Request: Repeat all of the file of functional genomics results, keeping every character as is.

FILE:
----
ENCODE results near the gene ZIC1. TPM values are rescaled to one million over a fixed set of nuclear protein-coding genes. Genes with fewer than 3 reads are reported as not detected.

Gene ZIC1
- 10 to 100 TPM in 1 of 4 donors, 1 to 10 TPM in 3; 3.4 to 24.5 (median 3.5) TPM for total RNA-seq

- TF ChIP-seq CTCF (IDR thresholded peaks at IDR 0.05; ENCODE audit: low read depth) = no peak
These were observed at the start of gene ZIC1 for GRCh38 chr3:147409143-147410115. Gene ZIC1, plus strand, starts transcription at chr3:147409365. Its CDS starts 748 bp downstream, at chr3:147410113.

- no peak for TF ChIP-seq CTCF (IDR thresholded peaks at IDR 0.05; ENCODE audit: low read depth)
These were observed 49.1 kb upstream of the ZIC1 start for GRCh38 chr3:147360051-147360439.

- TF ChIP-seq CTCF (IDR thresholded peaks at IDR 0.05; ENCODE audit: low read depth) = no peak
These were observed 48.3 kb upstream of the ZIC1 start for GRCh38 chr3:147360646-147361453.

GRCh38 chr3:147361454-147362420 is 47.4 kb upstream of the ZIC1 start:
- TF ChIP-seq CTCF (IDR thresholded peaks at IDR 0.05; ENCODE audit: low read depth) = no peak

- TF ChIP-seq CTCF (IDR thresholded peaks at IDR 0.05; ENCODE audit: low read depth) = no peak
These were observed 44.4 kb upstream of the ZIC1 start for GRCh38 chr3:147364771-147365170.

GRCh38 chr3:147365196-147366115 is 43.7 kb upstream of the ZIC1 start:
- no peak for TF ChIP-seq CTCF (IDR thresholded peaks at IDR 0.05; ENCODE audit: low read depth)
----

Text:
ENCODE results near the gene ZIC1. TPM values are rescaled to one million over a fixed set of nuclear protein-coding genes. Genes with fewer than 3 reads are reported as not detected.

Gene ZIC1
- 10 to 100 TPM in 1 of 4 donors, 1 to 10 TPM in 3; 3.4 to 24.5 (median 3.5) TPM for total RNA-seq

- TF ChIP-seq CTCF (IDR thresholded peaks at IDR 0.05; ENCODE audit: low read depth) = no peak
These were observed at the start of gene ZIC1 for GRCh38 chr3:147409143-147410115. Gene ZIC1, plus strand, starts transcription at chr3:147409365. Its CDS starts 748 bp downstream, at chr3:147410113.

- no peak for TF ChIP-seq CTCF (IDR thresholded peaks at IDR 0.05; ENCODE audit: low read depth)
These were observed 49.1 kb upstream of the ZIC1 start for GRCh38 chr3:147360051-147360439.

- TF ChIP-seq CTCF (IDR thresholded peaks at IDR 0.05; ENCODE audit: low read depth) = no peak
These were observed 48.3 kb upstream of the ZIC1 start for GRCh38 chr3:147360646-147361453.

GRCh38 chr3:147361454-147362420 is 47.4 kb upstream of the ZIC1 start:
- TF ChIP-seq CTCF (IDR thresholded peaks at IDR 0.05; ENCODE audit: low read depth) = no peak

- TF ChIP-seq CTCF (IDR thresholded peaks at IDR 0.05; ENCODE audit: low read depth) = no peak
These were observed 44.4 kb upstream of the ZIC1 start for GRCh38 chr3:147364771-147365170.

GRCh38 chr3:147365196-147366115 is 43.7 kb upstream of the ZIC1 start:
- no peak for TF ChIP-seq CTCF (IDR thresholded peaks at IDR 0.05; ENCODE audit: low read depth)